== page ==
7 portable ladder safety tips

Portable step-type ladder on a warehouse floor.

Every day, thousands of people are up on ladders at home and at work. Here are seven tips you can put into place next time you are using a ladder to help reduce the likelihood of an accident.

The use of ladders is one of the most common working at height scenarios in the country. Just about every household has a ladder in their garage that gets pulled out for all those odd jobs that need to occur around the house that are always just out of reach.

Their commonality, and ease of use, often means that people can be a little nonchalant about the risks associated with ladder use. A fall from a ladder can be just as bad as a fall from a roof or other working at height area.

Here are seven simple tips that you can follow to help reduce the likelihood of an accident occurring while using a portable ladder.

Tip 1: Is there another way to do the job?

The best way to avoid an accident while working at height is to not have to work at height in the first place.

Consider all your options when it comes to completing the job. If you are cleaning solar panels, perhaps look at an extendable brush and hose. That way, you can remain on the ground while still accessing the panels for cleaning.

In many cases, needing to climb a ladder and work at height can be avoided completely. If you can avoid it, this is the best way to go.

Tip 2: Keep to the 4:1 ratio

When setting up your portable ladder, it is important that you keep to the 4:1 ratio.

What is the 4:1 ratio? It means that for every four metres of elevation, the base of your ladder should be out one metre from the where the top is.

One thing to remember, is that if you are working on a house with eves and guttering, the one metre is counted from the edge of the gutter, not the wall of the building. So you might have to add 350-500mm to your number if measuring out from the wall to account for this.

Tip 3: Secure the base

A common cause of ladder-involved accidents is the base of the ladder sliding away once load is applied (that is, someone starts climbing it).

To protect yourself against this risk, it is advised that the base of the ladder be secured to reduce the risk of it moving.

This can be anything from a ladder stabiliser, to simply having someone hold onto the ladder and brace the bottom with their feet.

Tip 4: Secure the top

It is also wise to secure the top of your ladder. This can assist in avoiding it tipping over or accidentally being kicked away from the edge you are accessing.

On many commercial buildings, where portable ladders are often used, a ladder bracket may be installed at a location where access to the roof is usually made. These ladder brackets are designed to support the ladder and provide point where the ladder can be tied off.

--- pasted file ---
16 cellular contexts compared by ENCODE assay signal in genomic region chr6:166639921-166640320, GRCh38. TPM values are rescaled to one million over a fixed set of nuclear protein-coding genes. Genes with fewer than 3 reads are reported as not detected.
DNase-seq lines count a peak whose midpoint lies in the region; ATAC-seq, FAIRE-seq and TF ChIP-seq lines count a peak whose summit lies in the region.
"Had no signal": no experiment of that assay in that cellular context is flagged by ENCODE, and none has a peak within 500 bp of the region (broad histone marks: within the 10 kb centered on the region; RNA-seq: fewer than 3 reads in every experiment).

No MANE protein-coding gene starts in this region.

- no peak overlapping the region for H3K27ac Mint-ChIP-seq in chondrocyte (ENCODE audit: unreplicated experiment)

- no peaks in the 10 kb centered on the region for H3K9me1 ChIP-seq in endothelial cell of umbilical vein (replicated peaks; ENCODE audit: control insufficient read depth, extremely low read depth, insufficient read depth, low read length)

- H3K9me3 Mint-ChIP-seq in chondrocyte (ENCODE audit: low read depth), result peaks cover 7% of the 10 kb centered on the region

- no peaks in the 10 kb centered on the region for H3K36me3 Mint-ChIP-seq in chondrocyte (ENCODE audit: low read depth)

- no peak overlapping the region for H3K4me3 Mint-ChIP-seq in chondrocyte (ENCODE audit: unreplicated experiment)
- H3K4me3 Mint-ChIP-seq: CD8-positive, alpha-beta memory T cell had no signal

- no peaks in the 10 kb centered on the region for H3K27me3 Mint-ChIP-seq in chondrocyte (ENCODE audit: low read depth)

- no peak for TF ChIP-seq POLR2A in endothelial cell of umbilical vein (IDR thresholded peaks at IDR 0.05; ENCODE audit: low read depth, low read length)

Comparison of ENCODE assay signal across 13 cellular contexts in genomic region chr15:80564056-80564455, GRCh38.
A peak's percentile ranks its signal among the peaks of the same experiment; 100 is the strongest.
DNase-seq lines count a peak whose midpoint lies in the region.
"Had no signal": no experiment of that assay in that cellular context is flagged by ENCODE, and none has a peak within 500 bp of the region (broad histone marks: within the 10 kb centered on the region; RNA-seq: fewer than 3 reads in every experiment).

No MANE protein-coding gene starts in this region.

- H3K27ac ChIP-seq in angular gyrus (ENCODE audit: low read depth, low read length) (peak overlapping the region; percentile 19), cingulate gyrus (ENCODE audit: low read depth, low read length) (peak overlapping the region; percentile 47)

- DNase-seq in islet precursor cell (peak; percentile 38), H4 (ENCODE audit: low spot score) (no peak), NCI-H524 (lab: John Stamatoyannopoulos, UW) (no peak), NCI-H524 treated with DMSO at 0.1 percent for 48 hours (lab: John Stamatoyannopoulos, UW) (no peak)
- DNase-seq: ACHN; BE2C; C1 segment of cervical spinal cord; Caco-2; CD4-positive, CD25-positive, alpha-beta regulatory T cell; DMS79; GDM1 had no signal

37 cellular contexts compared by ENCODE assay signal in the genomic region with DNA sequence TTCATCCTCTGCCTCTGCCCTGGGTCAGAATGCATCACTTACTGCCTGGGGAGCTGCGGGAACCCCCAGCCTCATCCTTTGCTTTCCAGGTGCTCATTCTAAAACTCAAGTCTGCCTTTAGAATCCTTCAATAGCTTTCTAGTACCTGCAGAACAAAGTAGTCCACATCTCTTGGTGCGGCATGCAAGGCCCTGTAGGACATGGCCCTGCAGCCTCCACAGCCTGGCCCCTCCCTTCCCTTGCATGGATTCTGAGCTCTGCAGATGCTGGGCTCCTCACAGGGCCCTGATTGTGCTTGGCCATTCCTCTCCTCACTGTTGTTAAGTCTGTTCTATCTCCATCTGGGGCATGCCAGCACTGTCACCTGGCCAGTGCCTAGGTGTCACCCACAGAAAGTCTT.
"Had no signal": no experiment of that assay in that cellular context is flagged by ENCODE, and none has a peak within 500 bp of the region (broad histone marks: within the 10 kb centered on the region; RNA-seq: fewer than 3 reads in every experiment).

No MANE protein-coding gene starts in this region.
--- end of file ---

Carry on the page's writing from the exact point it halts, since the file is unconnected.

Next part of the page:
When working on a house, this might be a little trickier as they do not tend to have ladder brackets installed to provide roof access. In these cases, there are temporary solutions that are available. These can be placed on the gutter using a pole or broom handle and provide a fixing point for the ladder.

Tip 5: Maintain three points of contact

This is the tip that is most likely to save you from fall off your ladder. Always maintain at least three points of contact while ascending, descending, or working on a ladder.

What counts as three points of contact? The best three points are your two feet and at least one hand. This provides a solid connection between yourself and the ladder, reducing the risk of losing your balance and falling because of leaning too far to one side.

Speaking of leaning over too far…

Tip 6: Reposition, don’t lean

It will happen eventually. That one thing you need to access will be just out of reach and the temptation will be to just lean over as much as you can to try and get there.

This, however, is not the wisest course of action. It is much, much safer to take the extra time to descend back to the ground, reposition your ladder and bring that area within reach while maintaining your three points of contact.

Tip 7: Don’t stand on the top rung

This one is incredibly simple. In fact, every portable ladder out there will have warning sticker on it telling you not to do this.

Do not stand on the top rung (or step). Seems straight forward, but this remains one of the most ignored pieces of ladder safety advice there is.

Standing on the top rung of a ladder is dangerous for several reasons. Firstly, it is just about impossible to maintain three points of contact. Secondly, there is unlikely to be anything to assist in keeping your balance. Thirdly, any sudden shift in your balance can result in your accidentally kicking the ladder away, which then results in a fall.

Partners in protecting people

Portable ladders are extremely common pieces of equipment used to access areas at height. They have their dangers, but following these simple types can assist in reducing the risks of an accident occurring next time you find yourself needing to use one.

Height Safety Engineers are the experts in height safety. As your partners in protecting people, we are driven to make working at heights as safe and easy as possible.

To discuss your safety needs, call our team on 1300 884 978 or email enquiries@heightsafety.net.

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